Like I said, this attitude of Jonah can manifest in many ways. Maybe we just don’t tell someone about Jesus because we don’t think they’re worth it, because we want them punished for what they’ve done. Usually it’s even more subtle than that. Maybe we’re just indignant that someone we know is forgiven at all. They come in here, unkempt, disrespectful, fresh from a life of blatant sin and they smile when God says they’re forgiven and we’re upset that this is it. Where’s the lesson learned? Where’s the guilt and shame poured out for a while? Where’s the consequences?
Okay I could keep going, but the point is, where does this all come from? Where did it come from in Jonah? It comes from a false sense of self-worth. You think you’re better than the other person. Again, you’d probably never say or even think those words as such. But the attitude is there. I deserve to have God save me because I’m worth it. I take my faith seriously. I try really hard for him. I’m a good person that God should be glad to have on his side unlike those slackers over there.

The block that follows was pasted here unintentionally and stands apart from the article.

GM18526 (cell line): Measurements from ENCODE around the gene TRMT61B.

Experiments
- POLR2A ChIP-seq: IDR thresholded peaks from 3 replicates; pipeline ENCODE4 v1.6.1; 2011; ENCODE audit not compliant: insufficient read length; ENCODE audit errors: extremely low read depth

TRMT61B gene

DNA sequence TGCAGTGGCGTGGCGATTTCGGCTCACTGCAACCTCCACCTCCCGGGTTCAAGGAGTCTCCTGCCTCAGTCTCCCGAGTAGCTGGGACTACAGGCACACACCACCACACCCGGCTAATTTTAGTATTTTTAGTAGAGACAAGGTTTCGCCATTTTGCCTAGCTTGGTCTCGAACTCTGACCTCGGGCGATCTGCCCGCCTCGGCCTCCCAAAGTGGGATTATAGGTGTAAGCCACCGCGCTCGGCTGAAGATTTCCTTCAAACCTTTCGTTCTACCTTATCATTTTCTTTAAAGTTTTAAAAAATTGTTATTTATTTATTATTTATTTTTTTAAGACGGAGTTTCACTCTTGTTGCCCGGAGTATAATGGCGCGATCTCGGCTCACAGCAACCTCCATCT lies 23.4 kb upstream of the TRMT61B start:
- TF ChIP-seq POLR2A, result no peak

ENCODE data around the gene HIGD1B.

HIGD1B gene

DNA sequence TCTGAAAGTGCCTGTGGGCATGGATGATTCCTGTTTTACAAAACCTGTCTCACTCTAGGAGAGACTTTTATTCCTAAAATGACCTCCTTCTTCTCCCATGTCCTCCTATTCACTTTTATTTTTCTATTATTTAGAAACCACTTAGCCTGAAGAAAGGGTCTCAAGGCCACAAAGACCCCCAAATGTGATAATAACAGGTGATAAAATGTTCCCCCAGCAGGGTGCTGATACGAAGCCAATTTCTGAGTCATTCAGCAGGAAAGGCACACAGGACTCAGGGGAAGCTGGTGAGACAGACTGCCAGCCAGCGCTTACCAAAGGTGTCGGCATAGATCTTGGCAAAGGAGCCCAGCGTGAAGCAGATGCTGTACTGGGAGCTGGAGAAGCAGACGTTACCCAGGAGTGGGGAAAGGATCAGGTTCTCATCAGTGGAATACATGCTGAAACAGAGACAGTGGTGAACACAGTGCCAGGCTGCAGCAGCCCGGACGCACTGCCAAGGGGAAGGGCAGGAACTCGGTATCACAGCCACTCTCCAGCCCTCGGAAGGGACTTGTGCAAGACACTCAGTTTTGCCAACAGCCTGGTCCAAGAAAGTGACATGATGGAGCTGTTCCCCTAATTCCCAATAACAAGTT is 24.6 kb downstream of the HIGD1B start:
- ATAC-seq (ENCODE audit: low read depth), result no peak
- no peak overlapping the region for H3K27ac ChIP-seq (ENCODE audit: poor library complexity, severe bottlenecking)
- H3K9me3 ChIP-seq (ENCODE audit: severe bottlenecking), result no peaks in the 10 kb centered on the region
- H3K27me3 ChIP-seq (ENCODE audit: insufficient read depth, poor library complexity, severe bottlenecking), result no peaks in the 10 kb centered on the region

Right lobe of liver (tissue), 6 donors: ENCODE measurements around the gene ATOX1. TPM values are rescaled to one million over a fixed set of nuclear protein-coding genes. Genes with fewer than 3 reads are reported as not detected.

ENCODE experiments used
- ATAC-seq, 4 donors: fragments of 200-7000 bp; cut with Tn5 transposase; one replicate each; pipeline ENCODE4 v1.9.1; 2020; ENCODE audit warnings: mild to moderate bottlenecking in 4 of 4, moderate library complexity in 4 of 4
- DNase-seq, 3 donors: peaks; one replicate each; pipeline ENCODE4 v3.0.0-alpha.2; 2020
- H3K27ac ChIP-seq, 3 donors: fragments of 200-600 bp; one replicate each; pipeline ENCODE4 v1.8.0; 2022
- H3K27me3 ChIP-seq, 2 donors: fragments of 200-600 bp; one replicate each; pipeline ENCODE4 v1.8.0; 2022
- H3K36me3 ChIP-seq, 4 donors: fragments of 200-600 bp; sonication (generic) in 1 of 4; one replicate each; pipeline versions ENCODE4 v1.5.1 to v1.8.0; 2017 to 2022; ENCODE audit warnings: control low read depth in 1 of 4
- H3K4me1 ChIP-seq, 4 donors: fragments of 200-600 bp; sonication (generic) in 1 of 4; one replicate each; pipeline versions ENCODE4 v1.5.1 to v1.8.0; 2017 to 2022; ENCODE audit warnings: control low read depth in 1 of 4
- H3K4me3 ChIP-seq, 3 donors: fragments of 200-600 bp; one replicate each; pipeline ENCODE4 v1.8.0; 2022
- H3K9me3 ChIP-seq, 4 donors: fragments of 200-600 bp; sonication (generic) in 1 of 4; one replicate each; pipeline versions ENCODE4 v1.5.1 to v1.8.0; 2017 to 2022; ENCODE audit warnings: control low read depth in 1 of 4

And at the same time, like Jonah, we are undervaluing the lives, the souls of those others. Rather than treasuring them and wanting them saved by any means possible, we’re more concerned with justice and fairness. And humanly speaking, maybe we’d be on to something.
But let’s balance this value-equation. Let’s consider our value, and their value. Do you know the answer to this question, “What is something worth?” Let me say that again in a different way, “How do you know what something, anything is worth?” You might think that’s a nonsense question that can’t have a real answer, but it does have one. A thing is worth what someone else is willing to pay for it.